the Income Tax Act. In addition to being designated as a NASO by
the Minister of Heritage, the organization must meet the following
It must be resident in Canada and formed in
The activities of the
organization must be confined to one or more of a list of activities that
includes the following:
promoting or conducting
research into one or more art forms;
sponsoring arts exhibitions or
representing the interests of
the arts community or a sector thereof (but not of individuals) before
government, judicial, quasi-judicial or other public bodies;
conducting workshops, seminars,
training programs, etc., relating to the arts for members of the organization;
educating the public about the
arts community or the sector represented by the organization;
organizing and sponsoring
conventions, conferences, competitions, and special events related to the arts
conducting arts studies and
survey of interest to members of the organization relating to the arts
acting as an information centre
or maintaining a resource databases relating to the arts community.
an organization is registered as a NASO by CRA, it is treated for income tax
purposes as a registered charitable organization. This means that it is exempt from income tax,
it can issue donation receipts to donors allowing them to claim donation tax
credits or deductions, and it is eligible to receive gifts from other
A link to the Ministry of Canadian Heritage
website which contains information on the application process, as well as the
necessary application forms, is available here.
Arts organizations should consider whether
registration as a NASO, or registration through the normal charitable
registration process, may be right for them.
Miller Thomson’s Charities and Not-for-Profit lawyers can advise on and
assist with either of these registration processes.
Lazier wrote "Ontario
Government Website on the New Corporate Act” in Charitable Thoughts, a publication of the Ontario Bar Association
Newsletter, Charity and Not-for-Profit Law Section, in January 2012.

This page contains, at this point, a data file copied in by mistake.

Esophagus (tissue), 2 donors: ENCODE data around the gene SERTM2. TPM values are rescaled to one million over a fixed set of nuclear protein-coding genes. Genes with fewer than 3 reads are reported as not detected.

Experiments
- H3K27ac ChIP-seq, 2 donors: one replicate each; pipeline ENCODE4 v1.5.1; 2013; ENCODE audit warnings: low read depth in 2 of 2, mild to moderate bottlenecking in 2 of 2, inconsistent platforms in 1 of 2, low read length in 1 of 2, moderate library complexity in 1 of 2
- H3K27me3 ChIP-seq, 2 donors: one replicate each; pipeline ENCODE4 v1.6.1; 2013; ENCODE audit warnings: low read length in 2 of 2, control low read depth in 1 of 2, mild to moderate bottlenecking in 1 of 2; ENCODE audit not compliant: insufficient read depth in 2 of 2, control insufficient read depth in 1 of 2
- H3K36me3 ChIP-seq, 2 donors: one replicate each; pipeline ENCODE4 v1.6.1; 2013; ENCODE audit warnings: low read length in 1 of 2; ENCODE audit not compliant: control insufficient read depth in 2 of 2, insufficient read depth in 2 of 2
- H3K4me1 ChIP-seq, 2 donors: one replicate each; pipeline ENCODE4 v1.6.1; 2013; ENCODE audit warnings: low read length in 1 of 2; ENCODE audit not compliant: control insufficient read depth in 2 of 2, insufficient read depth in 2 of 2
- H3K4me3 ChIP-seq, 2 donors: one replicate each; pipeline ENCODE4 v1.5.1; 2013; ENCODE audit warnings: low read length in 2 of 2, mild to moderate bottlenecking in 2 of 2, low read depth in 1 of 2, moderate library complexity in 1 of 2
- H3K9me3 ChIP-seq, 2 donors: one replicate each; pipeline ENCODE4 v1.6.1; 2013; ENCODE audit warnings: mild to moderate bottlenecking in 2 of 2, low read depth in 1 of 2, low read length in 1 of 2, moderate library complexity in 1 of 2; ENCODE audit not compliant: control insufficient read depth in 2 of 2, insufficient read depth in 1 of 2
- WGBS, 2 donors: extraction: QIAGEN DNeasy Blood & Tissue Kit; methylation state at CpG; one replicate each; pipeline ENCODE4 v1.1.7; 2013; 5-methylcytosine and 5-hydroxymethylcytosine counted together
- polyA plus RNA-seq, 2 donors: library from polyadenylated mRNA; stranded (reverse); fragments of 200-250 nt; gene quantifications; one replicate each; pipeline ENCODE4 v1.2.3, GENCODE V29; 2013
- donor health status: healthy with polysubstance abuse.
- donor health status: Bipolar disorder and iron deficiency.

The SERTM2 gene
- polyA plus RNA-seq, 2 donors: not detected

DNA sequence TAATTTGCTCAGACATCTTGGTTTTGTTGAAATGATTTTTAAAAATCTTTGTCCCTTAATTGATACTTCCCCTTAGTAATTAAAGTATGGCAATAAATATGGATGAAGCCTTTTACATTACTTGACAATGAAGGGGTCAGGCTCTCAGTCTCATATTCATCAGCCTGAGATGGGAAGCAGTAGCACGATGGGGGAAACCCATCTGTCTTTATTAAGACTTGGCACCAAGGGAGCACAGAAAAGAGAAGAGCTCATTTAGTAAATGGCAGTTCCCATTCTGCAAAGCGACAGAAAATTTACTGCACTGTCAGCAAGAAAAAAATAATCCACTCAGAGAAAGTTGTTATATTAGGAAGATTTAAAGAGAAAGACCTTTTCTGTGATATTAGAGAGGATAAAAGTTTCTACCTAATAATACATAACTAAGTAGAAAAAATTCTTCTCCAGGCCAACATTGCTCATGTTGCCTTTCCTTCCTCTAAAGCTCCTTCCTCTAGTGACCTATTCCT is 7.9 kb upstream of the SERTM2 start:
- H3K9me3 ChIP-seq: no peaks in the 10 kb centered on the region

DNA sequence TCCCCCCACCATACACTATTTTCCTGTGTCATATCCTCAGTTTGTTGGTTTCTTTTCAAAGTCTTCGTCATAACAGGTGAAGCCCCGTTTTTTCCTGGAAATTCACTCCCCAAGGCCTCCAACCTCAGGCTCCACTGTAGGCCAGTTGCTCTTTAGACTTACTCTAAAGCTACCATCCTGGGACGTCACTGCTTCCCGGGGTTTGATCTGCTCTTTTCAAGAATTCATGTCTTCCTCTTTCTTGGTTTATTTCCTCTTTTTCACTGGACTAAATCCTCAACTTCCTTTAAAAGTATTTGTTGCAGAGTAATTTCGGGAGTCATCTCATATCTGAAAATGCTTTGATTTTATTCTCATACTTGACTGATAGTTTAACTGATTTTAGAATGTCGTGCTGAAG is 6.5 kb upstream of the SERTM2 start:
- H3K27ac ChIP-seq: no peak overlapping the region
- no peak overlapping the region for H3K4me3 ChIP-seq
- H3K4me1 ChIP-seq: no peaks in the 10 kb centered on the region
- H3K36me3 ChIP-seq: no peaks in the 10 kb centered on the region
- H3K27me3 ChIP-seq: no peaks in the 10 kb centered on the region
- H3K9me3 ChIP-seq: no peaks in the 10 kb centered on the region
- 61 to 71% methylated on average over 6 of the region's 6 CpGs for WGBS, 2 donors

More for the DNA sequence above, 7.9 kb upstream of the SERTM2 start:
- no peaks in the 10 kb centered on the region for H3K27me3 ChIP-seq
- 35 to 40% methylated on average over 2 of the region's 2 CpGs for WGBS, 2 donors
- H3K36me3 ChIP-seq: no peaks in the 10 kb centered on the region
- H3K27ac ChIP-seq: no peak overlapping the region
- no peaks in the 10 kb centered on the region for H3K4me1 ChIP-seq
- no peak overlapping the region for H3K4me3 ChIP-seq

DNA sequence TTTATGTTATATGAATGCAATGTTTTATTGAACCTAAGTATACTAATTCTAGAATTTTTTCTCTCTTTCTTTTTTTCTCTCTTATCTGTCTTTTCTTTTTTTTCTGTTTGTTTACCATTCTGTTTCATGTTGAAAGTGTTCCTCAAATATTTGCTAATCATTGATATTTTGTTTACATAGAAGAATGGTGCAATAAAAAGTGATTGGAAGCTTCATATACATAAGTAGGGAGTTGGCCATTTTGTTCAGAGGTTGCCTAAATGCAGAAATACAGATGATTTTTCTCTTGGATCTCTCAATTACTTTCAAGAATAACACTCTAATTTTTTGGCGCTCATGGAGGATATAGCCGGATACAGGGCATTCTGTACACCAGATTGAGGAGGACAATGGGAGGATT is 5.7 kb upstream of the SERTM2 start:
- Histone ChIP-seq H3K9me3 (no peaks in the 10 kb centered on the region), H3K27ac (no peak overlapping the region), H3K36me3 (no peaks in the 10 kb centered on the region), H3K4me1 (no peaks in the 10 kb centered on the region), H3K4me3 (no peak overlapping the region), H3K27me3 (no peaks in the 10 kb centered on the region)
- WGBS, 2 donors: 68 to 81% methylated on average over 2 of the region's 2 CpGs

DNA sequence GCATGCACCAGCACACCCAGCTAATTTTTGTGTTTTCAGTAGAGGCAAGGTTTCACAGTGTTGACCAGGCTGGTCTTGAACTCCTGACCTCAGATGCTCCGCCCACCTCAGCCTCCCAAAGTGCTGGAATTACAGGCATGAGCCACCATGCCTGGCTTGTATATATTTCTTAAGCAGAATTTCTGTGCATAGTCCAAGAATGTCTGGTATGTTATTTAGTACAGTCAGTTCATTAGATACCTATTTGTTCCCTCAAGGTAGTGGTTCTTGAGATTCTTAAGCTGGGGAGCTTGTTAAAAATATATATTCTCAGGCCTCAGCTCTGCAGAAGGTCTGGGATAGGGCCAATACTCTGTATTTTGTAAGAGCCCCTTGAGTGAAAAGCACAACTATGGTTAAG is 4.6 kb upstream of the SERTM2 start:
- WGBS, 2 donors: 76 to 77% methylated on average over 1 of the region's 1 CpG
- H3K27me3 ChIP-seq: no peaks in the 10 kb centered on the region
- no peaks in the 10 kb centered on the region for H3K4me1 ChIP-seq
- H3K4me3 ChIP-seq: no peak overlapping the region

Stacey wrote "What
Happened Over the Summer – An Update on Recent CRA Publications and Cases for
the Charities and Not-for-Profit Law Practitioner” inCharitable
Thoughts, a publication of the Ontario Bar Association Newsletter, Charity
and Not-for-Profit Law Section, in January 2012.
wrote "Recent Case Highlights Importance of Proper Receipting” in Charitable Thoughts, a publication of
the Ontario Bar Association Newsletter, Charity and Not-for-Profit Law Section,
in January 2012.
Iain Benson gave a closing public
presentation on "Religion and Creed
in the Public Square” to a Policy dialogue on “Creed Freedom of Religion
and Human Rights” sponsored by the Ontario Human Rights Commission and The
University of Toronto Religion in the Public Sphere Initiative on January 13,
This publication is provided as an information service and may include items reported from other sources. We do not warrant its accuracy. This information is not meant as legal opinion or advice.
Miller Thomson LLP uses your contact information to send you information electronically on legal topics, seminars, and firm events that may be of interest to you. Click Subscribe to see a full range of firm publications or to make changes to your contact information. If you no longer wish to receive electronic communications from Miller Thomson LLP you may Unsubscribe at any time. If you have any questions about our information practices or obligations under Canada's anti-spam laws, please contact us at email@example.com.